Stock Market

As Profits Rise, Private Equity Billionaires Have Huge Paydays

The largest paychecks on Wall Street aren’t being collected in corner offices at Goldman Sachs or JPMorgan, but at the top ranks of the world’s largest private equity firms, where hundreds of millions of dollars are flowing in carried interest payouts and bonuses.

Blackstone, the $881 billion giant founded by CEO Stephen Schwarzman in 1985, disclosed in its annual report Friday night that it paid $317 million last year in carried interest and performance fee allocations to Schwarzman, president Jonathan Gray and Hamilton James, who retired in January as executive vice chair. Including $940 million in dividends, Schwarzman took home $1.1 billion.

“Our compensation model is built on long-term alignment with our investors – and we are proud that in 2021 we delivered record fund appreciation and earnings performance,” Blackstone spokesman Matt Anderson said in a statement.

KKR’s annual report Monday morning showed more of the same. Newly-minted co-CEOs Joseph Bae and Scott Nuttall each raked in more than $55 million from its carried interest pool and received bonus payments of $24.7 million, and stock awards pushed their take-home pay to well over $100 million. Founders and co-executive chairmen Henry Kravis and George Roberts also earned $66 million each in carried interest last year. KKR’s $296 million in carried interest and bonus compensation to those four men last year nearly doubled its 2020 total.

Both Bae and Nuttall had already earned enough stock to be worth more than $1 billion by the time they took the reins from Kravis and Roberts last October, and they were each granted an additional 1.15 million shares of stock now worth about $70 million coinciding with their promotions, with 70% of that award vested immediately and the remainder vesting this October.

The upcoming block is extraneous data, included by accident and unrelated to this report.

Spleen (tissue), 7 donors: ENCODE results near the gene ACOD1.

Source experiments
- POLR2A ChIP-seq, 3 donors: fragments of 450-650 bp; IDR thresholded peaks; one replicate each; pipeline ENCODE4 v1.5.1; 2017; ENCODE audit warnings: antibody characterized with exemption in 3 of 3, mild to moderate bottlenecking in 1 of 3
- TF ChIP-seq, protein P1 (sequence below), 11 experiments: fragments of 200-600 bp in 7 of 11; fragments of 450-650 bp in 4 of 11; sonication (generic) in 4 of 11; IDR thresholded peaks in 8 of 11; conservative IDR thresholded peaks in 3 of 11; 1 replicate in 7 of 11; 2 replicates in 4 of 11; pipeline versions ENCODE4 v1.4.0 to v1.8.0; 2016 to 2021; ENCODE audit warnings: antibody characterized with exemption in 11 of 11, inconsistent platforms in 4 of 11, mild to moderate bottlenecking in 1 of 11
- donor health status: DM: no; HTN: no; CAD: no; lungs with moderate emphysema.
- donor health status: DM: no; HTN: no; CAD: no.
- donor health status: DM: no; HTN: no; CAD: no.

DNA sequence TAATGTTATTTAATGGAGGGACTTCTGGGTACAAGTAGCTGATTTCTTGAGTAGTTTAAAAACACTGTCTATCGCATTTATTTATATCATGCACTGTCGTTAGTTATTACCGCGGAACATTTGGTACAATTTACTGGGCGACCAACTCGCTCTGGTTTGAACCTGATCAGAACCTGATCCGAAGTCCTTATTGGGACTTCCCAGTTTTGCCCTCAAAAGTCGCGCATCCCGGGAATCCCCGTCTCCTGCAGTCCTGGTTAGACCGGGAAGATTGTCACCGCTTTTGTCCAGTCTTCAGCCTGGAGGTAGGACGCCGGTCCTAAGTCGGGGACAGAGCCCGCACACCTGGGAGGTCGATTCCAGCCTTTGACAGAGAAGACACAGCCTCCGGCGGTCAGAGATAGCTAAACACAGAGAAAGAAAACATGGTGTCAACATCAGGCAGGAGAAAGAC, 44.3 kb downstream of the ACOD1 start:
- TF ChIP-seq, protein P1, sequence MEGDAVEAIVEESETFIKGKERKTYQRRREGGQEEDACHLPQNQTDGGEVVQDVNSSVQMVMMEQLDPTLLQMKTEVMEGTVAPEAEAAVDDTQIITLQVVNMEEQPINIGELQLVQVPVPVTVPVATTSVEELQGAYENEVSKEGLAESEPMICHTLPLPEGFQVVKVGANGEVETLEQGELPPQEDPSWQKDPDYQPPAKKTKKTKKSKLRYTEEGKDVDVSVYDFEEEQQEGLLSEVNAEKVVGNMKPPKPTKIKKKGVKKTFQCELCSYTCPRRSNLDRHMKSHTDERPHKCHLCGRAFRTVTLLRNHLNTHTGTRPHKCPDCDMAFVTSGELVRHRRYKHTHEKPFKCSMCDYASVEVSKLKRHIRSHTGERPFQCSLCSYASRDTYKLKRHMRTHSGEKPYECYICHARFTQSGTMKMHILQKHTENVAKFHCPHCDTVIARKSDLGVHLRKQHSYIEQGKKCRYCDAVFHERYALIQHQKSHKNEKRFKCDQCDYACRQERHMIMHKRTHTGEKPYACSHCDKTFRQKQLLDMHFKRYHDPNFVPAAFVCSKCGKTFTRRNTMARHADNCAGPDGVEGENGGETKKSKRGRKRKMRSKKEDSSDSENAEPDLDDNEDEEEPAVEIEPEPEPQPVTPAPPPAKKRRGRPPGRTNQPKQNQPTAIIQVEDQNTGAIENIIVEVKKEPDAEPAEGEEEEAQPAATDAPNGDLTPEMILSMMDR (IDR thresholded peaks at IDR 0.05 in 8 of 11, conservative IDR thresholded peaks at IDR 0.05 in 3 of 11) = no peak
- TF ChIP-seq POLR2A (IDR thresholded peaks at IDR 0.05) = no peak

In December, they both received packages of 7.5 million shares that can vest by the end of 2026 if they stay with the firm and KKR’s stock hits a series of performance-based targets up to $135.80 per share. That incentive plan would be worth an additional $1 billion for both of them if all of the shares vest at the top target price – KKR is now trading at $60 per share, down 18% so far this year after an 84% gain in 2020.

Those pay packages would be the envy of CEOs at America’s largest banks. Goldman Sachs’ David Solomon, JPMorgan’s Jamie Dimon and Morgan Stanley’s James Gorman all made about $35 million in total compensation last year, excluding dividends.

The ballooning executive compensation at private equity and alternative investing firms reflects an industry flush with more cash than ever before. Blackstone’s net profit last year was $5.9 billion, up from $1 billion in 2020, and Schwarzman is now worth an estimated $37.6 billion after its stock has doubled since the beginning of 2021. KKR’s assets under management grew 87% in 2021 to $471 billion, with 55% in its private equity business and 45% in public market assets in credit funds and hedge-fund partnerships, which the firm launched in 2004 and grew from $103 billion at the end of 2020 to $213.5 billion last year.

The Carlyle Group, which manages $301 billion in assets, also saw its net profit grow from $348 million in 2020 to $3 billion last year, and $498-billion Apollo Global Management’s annual profit surged from $120 million to $1.8 billion. Neither of those firms have disclosed yet how much they paid their top brass last year, but it’s no wonder that competitors like TPG went public in January to begin to share in the spoils.

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